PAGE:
Facebook!

Well, until today I seemed to create new pages for each event. It’s all too much isn’t it? I looked around and realised that with all the social networking and media we are overdosing and no longer noticing what’s really going on.

Hence, one page for my friends who want to know when I burp and where I walk my dogs: Sleam Leamy.

And for those who want to know what I’m writing, what’s been published, and how to find me at book readings and signings, another page. Sarah Leamy.

Not so bad was it? I just have to contact everyone on each page for the three books and let them know. Sigh. A cup of tea in hand, and the woodstove in the background, here I go.

 

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Kirkus Review (1/2012)

One man’s journey through crisis, loss and love is captured through his camera lens.

Lucky Phillips has had a rough year—his father is in coma following a stroke, his girlfriend is cheating with his best friend, his beloved dog has gone missing—when he throws his camera and other belongings into his truck and leaves Santa Fe and his troubles behind. Lucky drives through the Midwest, meeting locals and snapping photos, and feeling all the while that he is “just not living up to” his name. His fortunes change when he arrives by chance in Madison, Wis., and is taken in by two university students, Christine and Joanna, who are charmed by his stories, his cooking and his free-spiritedness. He soon finds himself pursued by two women—good-girl Christine and sexy Michaela, who lives next door—and by a local gallery owner who wants to exhibit his photographs. Despite these promising events, Lucky’s past continues to haunt him as he struggles with feelings of guilt and betrayal and risks sabotaging his budding relationship with Christine. Inevitably, he must return to Santa Fe to face his critically ill father and decide how to care for him—and how to say goodbye. As Leamy’s novel comes full circle, Lucky proves to be an endearingly flawed hero, and the glue that holds this meandering narrative together. While Lucky is complex and engaging, one wishes the plot were as taught and focused as Leamy’s prose. But Leamy also demonstrates a talent for examining small moments—cooking dinner, smoking a cigarette—and probing their emotional depths. With its hopeful ending, this tender story of one man’s very human struggles will resonate with readers.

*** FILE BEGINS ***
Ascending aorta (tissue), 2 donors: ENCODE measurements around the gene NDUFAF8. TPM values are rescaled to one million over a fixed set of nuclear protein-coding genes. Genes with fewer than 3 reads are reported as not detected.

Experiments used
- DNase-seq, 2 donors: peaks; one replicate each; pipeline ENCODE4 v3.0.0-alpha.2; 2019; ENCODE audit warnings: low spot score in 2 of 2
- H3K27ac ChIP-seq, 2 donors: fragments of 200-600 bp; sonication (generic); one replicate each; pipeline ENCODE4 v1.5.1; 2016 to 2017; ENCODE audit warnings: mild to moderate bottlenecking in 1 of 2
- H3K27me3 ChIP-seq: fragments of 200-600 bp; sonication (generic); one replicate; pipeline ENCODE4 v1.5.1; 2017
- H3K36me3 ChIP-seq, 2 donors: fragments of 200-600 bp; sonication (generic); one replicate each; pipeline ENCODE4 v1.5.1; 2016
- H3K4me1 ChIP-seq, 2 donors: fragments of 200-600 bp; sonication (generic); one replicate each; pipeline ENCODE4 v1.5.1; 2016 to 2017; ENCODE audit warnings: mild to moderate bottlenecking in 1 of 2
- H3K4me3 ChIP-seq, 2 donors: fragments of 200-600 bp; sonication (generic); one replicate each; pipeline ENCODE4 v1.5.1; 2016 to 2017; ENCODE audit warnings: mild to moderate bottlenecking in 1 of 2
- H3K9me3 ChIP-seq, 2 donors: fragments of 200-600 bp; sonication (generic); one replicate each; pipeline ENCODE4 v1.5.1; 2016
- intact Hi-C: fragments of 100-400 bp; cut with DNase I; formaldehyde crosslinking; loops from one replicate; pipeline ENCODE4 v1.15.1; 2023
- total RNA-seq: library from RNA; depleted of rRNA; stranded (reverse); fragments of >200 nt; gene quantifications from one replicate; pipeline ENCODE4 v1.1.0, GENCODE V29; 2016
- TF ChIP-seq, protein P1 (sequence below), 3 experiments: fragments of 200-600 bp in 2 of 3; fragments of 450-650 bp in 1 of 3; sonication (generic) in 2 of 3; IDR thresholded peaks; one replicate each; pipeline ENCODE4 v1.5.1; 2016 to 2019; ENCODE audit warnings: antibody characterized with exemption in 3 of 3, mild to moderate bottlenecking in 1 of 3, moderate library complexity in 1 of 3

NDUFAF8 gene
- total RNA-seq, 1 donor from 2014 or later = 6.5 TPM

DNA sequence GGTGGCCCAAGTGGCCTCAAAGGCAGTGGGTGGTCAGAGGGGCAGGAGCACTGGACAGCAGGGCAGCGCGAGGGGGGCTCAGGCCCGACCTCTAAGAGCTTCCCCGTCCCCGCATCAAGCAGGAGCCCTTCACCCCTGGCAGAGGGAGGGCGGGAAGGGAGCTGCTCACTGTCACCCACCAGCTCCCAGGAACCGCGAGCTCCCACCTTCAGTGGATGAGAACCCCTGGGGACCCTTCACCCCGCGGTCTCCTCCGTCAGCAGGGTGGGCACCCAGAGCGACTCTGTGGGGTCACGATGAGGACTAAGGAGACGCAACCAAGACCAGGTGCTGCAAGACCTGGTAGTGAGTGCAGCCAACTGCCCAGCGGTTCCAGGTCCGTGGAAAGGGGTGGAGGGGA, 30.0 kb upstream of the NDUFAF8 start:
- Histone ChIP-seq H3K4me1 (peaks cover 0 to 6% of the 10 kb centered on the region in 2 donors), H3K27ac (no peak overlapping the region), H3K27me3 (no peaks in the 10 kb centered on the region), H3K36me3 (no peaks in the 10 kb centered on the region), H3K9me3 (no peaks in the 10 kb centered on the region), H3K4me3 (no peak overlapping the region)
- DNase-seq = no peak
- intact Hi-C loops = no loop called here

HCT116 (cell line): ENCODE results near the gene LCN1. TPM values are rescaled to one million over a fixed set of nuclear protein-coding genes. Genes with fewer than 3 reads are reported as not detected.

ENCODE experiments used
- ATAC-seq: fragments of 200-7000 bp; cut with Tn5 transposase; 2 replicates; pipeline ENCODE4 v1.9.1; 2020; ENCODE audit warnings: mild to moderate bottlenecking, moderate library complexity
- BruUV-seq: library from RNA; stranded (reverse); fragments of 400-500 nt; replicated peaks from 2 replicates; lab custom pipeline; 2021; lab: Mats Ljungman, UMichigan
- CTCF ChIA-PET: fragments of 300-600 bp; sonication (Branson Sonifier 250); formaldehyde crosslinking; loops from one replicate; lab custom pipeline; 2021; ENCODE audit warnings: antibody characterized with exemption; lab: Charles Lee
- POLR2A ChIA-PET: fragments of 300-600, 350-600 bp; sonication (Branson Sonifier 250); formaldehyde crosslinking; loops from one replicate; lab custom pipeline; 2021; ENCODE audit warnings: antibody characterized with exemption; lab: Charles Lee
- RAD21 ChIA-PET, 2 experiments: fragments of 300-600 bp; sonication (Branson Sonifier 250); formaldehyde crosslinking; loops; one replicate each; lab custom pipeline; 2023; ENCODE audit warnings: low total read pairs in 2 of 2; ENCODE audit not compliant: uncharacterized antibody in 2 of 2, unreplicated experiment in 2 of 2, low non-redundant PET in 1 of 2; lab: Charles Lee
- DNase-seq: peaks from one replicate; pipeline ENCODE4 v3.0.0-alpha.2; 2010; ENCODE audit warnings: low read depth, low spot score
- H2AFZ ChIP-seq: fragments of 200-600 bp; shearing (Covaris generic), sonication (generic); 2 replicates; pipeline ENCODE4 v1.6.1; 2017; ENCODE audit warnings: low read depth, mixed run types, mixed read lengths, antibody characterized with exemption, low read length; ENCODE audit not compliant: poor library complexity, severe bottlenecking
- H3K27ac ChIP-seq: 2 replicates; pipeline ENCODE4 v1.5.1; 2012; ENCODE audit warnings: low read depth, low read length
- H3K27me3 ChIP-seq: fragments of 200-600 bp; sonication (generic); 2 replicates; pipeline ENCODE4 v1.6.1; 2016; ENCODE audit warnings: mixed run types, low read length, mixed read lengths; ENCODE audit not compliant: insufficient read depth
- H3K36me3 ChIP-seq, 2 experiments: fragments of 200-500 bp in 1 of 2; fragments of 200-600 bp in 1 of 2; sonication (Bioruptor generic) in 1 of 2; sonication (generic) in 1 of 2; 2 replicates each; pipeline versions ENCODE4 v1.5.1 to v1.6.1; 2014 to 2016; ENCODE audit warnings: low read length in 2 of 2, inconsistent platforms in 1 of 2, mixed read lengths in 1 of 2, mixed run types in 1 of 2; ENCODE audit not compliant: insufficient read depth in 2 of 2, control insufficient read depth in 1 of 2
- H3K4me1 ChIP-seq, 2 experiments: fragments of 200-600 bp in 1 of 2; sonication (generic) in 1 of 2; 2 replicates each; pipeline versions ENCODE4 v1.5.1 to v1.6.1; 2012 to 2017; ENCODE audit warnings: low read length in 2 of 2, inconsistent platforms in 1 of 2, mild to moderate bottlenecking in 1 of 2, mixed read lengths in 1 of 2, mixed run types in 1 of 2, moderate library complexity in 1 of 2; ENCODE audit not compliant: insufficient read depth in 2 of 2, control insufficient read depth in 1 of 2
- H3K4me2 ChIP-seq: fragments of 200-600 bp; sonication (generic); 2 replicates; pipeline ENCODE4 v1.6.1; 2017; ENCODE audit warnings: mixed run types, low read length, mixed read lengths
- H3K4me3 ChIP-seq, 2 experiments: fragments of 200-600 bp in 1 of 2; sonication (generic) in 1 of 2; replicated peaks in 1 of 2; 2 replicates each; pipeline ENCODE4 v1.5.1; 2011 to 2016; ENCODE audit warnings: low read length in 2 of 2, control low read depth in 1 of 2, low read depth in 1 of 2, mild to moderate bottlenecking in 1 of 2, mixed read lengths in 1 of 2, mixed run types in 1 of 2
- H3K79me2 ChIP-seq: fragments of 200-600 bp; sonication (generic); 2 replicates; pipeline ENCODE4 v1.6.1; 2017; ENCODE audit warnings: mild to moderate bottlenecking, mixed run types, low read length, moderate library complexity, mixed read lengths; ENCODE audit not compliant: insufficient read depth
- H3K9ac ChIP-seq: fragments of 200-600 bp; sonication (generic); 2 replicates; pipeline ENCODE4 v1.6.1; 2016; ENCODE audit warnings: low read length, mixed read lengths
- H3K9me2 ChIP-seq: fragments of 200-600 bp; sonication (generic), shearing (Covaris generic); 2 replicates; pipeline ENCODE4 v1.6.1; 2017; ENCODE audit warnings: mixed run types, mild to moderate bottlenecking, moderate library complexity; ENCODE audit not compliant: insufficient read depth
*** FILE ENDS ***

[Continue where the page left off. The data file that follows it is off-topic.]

An endearing, ultimately hopeful novel about self-discovery.

Kirkus Review (1/2012)

One man’s journey through crisis, loss and love is captured through his camera lens.

Lucky Phillips has had a rough year—his father is in coma following a stroke, his girlfriend is cheating with his best friend, his beloved dog has gone missing—when he throws his camera and other belongings into his truck and leaves Santa Fe and his troubles behind. Lucky drives through the Midwest, meeting locals and snapping photos, and feeling all the while that he is “just not living up to” his name. His fortunes change when he arrives by chance in Madison, Wis., and is taken in by two university students, Christine and Joanna, who are charmed by his stories, his cooking and his free-spiritedness. He soon finds himself pursued by two women—good-girl Christine and sexy Michaela, who lives next door—and by a local gallery owner who wants to exhibit his photographs. Despite these promising events, Lucky’s past continues to haunt him as he struggles with feelings of guilt and betrayal and risks sabotaging his budding relationship with Christine. Inevitably, he must return to Santa Fe to face his critically ill father and decide how to care for him—and how to say goodbye. As Leamy’s novel comes full circle, Lucky proves to be an endearingly flawed hero, and the glue that holds this meandering narrative together. While Lucky is complex and engaging, one wishes the plot were as taught and focused as Leamy’s prose. But Leamy also demonstrates a talent for examining small moments—cooking dinner, smoking a cigarette—and probing their emotional depths. With its hopeful ending, this tender story of one man’s very human struggles will resonate with readers.

An endearing, ultimately hopeful novel about self-discovery.